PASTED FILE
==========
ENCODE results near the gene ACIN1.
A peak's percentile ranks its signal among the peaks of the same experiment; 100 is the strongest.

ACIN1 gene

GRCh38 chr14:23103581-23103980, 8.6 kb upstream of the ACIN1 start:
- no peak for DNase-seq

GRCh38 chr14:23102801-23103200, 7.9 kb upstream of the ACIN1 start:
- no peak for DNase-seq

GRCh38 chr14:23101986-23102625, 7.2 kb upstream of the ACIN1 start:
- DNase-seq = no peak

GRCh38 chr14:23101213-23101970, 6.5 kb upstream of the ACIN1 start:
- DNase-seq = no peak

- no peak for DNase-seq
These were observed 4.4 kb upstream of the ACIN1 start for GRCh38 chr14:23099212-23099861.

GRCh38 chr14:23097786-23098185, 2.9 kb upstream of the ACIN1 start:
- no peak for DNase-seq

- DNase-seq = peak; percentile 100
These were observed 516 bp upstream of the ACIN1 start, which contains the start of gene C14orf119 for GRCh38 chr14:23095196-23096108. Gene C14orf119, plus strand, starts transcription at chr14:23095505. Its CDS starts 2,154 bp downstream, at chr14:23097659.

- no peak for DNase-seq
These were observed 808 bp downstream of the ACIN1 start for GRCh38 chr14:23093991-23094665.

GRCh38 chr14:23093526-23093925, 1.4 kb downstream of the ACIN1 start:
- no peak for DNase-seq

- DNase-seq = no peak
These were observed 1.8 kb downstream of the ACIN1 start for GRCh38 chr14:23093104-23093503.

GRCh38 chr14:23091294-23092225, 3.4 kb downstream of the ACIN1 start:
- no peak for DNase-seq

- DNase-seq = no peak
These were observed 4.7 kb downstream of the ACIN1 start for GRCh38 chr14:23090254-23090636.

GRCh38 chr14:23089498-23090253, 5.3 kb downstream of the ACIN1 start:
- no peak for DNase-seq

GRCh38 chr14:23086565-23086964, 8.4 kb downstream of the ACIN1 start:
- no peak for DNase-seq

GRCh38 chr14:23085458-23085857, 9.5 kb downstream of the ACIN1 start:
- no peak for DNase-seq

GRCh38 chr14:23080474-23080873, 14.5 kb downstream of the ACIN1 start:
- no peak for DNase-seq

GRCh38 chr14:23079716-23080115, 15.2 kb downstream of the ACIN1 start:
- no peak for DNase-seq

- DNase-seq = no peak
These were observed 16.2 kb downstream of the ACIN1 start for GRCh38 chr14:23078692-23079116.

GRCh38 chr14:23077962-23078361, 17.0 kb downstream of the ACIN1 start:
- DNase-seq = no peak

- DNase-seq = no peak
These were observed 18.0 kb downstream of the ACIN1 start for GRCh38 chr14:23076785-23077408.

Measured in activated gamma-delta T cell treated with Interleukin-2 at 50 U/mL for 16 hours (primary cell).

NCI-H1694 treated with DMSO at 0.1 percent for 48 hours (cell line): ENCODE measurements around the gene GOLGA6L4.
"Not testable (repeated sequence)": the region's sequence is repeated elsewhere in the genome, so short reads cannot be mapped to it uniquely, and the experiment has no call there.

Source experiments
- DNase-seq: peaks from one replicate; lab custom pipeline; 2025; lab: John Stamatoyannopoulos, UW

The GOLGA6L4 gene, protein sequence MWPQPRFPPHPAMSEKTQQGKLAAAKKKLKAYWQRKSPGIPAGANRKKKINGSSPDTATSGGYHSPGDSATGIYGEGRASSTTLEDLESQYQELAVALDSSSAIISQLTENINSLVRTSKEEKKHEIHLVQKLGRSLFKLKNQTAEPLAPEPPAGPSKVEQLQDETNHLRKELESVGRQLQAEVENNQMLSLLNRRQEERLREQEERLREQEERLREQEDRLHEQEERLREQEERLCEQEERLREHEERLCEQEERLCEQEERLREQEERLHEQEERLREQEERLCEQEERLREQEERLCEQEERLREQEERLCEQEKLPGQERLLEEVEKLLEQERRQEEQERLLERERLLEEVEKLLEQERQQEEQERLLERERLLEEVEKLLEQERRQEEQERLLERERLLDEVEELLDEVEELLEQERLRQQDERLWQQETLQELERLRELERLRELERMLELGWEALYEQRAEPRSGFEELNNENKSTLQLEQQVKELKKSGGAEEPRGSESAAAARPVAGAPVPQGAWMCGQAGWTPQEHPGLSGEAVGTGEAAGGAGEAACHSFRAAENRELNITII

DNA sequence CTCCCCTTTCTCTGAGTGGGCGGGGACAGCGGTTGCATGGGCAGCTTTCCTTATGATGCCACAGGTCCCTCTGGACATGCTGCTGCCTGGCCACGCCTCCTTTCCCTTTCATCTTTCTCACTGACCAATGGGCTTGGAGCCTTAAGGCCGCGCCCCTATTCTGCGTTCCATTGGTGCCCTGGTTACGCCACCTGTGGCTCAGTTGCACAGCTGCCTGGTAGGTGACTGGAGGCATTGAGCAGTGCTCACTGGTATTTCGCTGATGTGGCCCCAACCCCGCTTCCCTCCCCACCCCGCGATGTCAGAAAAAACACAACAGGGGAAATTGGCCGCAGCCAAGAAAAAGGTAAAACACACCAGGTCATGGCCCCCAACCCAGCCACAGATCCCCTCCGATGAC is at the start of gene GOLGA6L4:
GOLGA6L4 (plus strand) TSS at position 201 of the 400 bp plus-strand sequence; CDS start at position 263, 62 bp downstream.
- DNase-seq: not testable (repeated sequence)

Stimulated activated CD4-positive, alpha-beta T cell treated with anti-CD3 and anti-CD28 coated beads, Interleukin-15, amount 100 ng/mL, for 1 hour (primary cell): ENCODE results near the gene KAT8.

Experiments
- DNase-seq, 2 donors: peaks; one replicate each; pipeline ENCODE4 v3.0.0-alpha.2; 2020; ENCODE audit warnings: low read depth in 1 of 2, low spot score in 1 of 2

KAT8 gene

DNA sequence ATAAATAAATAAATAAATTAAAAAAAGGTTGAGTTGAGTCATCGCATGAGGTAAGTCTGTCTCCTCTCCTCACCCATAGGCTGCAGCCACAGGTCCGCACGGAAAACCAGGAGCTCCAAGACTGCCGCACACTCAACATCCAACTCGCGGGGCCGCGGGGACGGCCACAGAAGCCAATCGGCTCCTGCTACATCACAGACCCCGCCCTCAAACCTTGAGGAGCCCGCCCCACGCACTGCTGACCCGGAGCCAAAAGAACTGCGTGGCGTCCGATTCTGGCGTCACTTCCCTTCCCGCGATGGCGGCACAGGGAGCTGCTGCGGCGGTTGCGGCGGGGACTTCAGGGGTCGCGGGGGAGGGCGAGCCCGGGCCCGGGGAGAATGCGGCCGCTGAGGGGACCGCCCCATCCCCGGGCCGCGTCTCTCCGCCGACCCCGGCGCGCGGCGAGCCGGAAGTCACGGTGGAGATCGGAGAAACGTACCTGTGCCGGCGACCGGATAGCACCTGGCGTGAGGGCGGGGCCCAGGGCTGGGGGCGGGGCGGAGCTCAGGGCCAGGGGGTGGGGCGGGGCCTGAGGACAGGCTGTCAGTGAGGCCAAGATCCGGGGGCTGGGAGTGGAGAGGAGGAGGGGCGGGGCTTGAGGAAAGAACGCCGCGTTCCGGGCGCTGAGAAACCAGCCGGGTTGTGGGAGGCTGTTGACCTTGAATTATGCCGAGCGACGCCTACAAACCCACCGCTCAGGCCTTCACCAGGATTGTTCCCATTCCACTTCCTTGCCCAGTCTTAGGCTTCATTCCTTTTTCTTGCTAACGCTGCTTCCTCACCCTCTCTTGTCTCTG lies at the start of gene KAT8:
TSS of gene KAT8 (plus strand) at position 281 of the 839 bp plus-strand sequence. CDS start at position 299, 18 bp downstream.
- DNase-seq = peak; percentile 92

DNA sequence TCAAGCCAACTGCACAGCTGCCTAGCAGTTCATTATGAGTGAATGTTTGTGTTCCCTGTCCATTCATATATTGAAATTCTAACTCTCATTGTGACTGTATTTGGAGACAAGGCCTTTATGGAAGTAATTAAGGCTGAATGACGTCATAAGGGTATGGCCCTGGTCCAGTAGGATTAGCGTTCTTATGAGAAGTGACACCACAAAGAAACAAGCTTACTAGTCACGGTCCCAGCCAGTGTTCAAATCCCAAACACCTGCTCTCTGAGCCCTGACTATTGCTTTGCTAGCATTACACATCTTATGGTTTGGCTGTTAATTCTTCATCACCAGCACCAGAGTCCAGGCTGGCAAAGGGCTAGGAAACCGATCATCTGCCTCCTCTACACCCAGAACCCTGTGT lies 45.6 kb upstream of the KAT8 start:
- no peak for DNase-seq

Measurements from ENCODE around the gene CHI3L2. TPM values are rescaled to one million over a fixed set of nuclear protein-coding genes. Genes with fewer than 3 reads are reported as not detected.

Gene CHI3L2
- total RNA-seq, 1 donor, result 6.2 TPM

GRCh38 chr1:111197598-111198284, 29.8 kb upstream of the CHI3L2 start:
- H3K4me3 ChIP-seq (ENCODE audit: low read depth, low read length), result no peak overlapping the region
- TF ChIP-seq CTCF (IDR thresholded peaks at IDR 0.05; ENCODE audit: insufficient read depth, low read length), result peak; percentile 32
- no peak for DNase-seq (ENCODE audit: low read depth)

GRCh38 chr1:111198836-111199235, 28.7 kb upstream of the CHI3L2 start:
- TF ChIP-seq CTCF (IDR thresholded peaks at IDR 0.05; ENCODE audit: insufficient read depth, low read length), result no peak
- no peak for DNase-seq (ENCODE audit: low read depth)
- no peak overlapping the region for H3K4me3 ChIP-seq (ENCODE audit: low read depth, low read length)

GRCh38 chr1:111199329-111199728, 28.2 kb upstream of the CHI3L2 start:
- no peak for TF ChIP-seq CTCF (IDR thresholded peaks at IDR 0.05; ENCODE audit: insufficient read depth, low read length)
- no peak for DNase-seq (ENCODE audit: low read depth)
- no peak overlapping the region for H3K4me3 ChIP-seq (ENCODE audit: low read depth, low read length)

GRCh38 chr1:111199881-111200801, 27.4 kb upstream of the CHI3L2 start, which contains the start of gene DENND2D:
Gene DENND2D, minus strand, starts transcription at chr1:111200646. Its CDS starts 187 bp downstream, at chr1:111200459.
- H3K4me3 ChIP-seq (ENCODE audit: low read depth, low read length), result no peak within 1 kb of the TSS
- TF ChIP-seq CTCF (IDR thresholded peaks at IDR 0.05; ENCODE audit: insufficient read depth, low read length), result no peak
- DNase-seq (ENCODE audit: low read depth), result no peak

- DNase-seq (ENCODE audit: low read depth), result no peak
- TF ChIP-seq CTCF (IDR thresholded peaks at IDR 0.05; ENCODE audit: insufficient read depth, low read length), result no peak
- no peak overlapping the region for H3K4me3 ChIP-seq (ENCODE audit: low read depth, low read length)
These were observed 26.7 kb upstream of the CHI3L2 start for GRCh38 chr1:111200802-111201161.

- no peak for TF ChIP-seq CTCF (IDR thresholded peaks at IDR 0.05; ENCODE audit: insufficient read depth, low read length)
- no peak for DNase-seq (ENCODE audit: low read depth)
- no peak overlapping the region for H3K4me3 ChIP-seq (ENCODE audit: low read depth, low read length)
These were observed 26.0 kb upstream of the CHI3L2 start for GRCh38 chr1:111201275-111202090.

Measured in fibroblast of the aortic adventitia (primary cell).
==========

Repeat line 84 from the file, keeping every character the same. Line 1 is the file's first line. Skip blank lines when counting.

- no peak overlapping the region for H3K4me3 ChIP-seq (ENCODE audit: low read depth, low read length)